Anyway, back to Miller: on his earlier, short-lived talk show on FOX, his lineup of guests, their expressed attitudes, and his reception thereof may have lent to the notion that he harbored liberal, or even left-ish sensibilities, and while he has stated that “nine-eleven changed” him, a closer and more accurate reading would be that it forced his hand, which was always there to begin with.

      In short: Miller’s failure, the extent to which you could call it that, was in the perceived betrayal of his liberal allies, whose ideologies are tribal anyway.

      • Tarzie says:

        Miller’s a know-nothing dweeb who thinks he’s cool.

        Agree about SNL. Mostly conformist ‘satire’ and often very unfunny and tedious. Among the most overpraised shows of USian television. If you watch the videos of its alleged Golden Age, you find it’s been true from the beginning. Often one joke gags that go on forever. It’s obvious cocaine flowed freely in the studio. Cocaine produces feelings of grandiosity which are inimical to great art.

      • davidly says:

        Yeah. It’s a shame, too. Actual talent has been literally wasted over there. Just last week, Kate McKinnon did what would be a promising take on Kills, except you just know it’ll only ever gonna go so far, which of course will eventually include an appearance of the candidate to inane cheers.

      • RUKidding says:

        Miller played his role well on SNL, as did another SNL Alum, Victoria Jackson. When they each left SNL and decided to go full rightwing nutbar promoting their own schtick, they both turned into abysmal failures and revealed how untalented & unfunny they are without the backing of the mostly solidly good to excellent comedy writers for SNL.

        I don’t know about Oliver’s talents were he to be not backed up by a solid comedy writing team. He might end up looking a lot like Miller or Jackson. Most of those on SNL who do look good on that show appear that way bc of the writing talent, imo.

      • RUKidding says:

        PS that’s not to say that SNL isn’t conformist. Like any of the comedy shows going now, SNL mainly has played the role of Court Jester if/when doing anything political. That said, I don’t believe SNL ever promoted the notion – maybe I’m wrong or misremembering? – that SNL was some sort of edgy political show. I am old, so I go back to the days of John Belushi, etc. When my friends and I watched SNL back then, we mostly just viewed it as comedy that was different from mom & dad’s comedy and enjoyed it just for that. Back in those days it was much more of a stoner sort of comedy (to my reckoning). But I do recall SNL into the 90s seeming to reflect more of that coke-head vibe. IMO not as funny, but old stoners are always gonna be old stoners. What can I say?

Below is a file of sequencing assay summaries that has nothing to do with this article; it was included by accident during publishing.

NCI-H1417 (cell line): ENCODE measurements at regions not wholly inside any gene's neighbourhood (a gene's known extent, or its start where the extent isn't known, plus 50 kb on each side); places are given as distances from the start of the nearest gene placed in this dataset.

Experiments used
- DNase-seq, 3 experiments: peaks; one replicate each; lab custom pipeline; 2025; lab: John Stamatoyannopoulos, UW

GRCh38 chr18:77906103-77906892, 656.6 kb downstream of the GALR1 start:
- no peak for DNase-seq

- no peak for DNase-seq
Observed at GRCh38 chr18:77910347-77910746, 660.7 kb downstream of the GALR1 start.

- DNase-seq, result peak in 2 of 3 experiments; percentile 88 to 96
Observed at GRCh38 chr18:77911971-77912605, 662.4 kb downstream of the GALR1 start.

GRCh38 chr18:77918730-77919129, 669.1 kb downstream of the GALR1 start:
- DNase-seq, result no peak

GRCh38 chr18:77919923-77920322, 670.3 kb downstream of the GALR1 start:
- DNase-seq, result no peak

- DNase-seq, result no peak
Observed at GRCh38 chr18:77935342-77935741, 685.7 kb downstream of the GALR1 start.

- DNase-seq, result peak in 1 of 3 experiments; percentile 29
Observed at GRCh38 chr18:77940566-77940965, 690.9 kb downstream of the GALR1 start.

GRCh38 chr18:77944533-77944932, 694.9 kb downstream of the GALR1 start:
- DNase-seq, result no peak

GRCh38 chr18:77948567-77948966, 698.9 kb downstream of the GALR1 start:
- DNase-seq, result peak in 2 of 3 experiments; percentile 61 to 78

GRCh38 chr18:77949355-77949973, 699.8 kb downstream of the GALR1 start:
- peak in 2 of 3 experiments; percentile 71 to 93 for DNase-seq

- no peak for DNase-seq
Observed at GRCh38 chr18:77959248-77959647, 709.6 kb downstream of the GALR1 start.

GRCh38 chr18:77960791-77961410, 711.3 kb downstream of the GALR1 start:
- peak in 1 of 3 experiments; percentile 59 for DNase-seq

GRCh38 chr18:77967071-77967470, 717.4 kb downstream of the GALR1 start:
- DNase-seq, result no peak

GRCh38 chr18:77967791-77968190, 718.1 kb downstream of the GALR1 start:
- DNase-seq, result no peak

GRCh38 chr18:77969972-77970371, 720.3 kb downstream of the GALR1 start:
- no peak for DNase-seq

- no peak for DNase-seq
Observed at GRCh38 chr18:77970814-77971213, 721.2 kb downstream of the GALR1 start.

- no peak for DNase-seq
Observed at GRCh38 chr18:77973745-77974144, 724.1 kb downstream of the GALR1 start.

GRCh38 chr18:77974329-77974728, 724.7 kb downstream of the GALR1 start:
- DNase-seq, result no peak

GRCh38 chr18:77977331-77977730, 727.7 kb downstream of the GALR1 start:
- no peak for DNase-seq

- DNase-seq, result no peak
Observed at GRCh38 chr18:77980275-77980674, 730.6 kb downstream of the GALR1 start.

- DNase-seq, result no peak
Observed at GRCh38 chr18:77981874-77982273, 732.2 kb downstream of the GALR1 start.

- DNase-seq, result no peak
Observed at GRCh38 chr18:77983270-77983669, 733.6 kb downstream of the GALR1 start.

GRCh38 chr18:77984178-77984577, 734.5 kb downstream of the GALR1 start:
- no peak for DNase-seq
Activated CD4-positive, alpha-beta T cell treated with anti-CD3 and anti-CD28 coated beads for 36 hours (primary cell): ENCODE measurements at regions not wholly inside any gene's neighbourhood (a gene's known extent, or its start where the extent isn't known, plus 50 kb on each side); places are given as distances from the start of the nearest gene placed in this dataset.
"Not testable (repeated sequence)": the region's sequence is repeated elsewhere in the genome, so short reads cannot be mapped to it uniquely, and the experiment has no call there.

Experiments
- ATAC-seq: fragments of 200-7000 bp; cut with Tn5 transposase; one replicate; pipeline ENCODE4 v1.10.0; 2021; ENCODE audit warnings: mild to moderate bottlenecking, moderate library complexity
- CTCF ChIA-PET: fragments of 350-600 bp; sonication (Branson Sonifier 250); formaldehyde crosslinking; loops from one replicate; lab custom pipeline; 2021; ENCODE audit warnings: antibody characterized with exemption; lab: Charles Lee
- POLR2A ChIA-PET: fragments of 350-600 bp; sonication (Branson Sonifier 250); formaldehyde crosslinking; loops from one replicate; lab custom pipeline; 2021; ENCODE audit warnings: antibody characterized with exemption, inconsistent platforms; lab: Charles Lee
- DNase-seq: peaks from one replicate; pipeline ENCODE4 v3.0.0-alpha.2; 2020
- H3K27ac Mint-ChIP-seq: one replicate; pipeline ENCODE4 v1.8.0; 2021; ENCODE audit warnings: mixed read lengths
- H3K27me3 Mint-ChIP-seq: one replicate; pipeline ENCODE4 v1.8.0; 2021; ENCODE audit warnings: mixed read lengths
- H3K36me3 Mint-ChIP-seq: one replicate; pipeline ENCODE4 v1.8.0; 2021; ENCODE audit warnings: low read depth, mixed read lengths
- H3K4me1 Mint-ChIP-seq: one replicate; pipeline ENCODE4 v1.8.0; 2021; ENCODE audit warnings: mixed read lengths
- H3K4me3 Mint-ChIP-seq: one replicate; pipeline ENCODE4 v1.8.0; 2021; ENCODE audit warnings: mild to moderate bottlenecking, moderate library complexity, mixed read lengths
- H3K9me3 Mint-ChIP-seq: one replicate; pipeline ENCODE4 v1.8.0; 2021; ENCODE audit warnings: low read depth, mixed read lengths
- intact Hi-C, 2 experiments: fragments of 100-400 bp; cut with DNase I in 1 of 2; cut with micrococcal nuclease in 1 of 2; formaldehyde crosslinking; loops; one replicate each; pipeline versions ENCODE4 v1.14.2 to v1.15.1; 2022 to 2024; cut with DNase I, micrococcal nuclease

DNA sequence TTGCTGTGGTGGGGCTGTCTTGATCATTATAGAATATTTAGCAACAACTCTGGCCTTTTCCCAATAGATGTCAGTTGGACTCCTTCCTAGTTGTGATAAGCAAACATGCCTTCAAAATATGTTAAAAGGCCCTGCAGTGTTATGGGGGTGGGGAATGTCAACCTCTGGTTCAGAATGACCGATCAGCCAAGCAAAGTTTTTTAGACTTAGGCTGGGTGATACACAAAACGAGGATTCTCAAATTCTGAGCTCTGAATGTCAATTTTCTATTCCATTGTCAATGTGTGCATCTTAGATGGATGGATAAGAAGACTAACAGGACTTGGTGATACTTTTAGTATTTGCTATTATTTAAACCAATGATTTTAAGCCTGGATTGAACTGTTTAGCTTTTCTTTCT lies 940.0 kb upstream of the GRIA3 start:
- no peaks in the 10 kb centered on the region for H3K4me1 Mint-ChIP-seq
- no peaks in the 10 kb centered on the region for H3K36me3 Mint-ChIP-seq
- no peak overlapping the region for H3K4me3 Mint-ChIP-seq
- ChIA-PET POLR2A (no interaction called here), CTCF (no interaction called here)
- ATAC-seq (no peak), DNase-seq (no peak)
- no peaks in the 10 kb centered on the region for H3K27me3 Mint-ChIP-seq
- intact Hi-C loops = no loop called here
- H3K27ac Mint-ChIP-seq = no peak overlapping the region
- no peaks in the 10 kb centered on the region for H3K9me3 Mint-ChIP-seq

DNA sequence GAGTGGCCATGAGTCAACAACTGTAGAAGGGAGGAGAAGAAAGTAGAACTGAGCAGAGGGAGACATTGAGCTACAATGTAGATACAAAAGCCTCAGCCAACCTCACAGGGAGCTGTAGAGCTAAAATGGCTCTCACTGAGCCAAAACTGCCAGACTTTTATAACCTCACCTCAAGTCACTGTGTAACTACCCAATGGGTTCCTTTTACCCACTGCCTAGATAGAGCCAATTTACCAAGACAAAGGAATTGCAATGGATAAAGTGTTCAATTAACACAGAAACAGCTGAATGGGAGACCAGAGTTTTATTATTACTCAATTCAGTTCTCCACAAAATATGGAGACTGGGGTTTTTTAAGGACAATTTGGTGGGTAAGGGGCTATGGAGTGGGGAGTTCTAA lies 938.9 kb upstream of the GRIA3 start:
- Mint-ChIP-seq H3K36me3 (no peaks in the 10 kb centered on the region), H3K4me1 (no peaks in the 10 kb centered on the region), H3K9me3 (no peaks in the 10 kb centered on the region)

I haven’t watched SNL in years and years, but that’s because the bits are written for a much younger audience, which is to be expected. The few times I watch it, it seems dull and dreary to me, but I always figured I was just an old fart who didn’t get the jokes.

  10. Dirty says:

    I was struck by the LMAOO Americans are stupid nonsense and then the blatant racist dog-whistle of a dick pic theme ending with a black man admitting on camera that he sent a dick pic out earlier that same day. LCD stuff, as well as Snowden’s contrition when bandied by Oliver about “responsibility in leaking” regarding the NYT’s fuck up. It was journalistic porn, i.e. lcd pablum, no pleasure. The way it was hyped and framed, taking shot at the “Soviets” too…It exceeded the bottomless obeisance to US hegemony(especially MILITARY HEROES) Colbert and Stewart have always exhibited on their shows. Also the statue thing, my goodness! Just what the “promotion, ahem, I meant to say ‘Responsible Revolution’, needs, Kitsch Idolatry!”

    Excellent essay and some great comments above.

    • Tarzie says:

      Oliver really left no stone unturned. It was truly vile. The one surprise for me was Snowden’s reaction to the interrogation. Seemed somewhat uncomfortable. Surprised he didn’t just lie.

  11. john says:

    hey Tarzie, i was here in the audience this morning and got a kick out of Alexa’s ‘dishonorable’ mention of you (at about the 16:05 mark). well, no such thing as bad publicity, right? i thought about you during the q & a session at the end…no doubt you could have spiced up the discussion!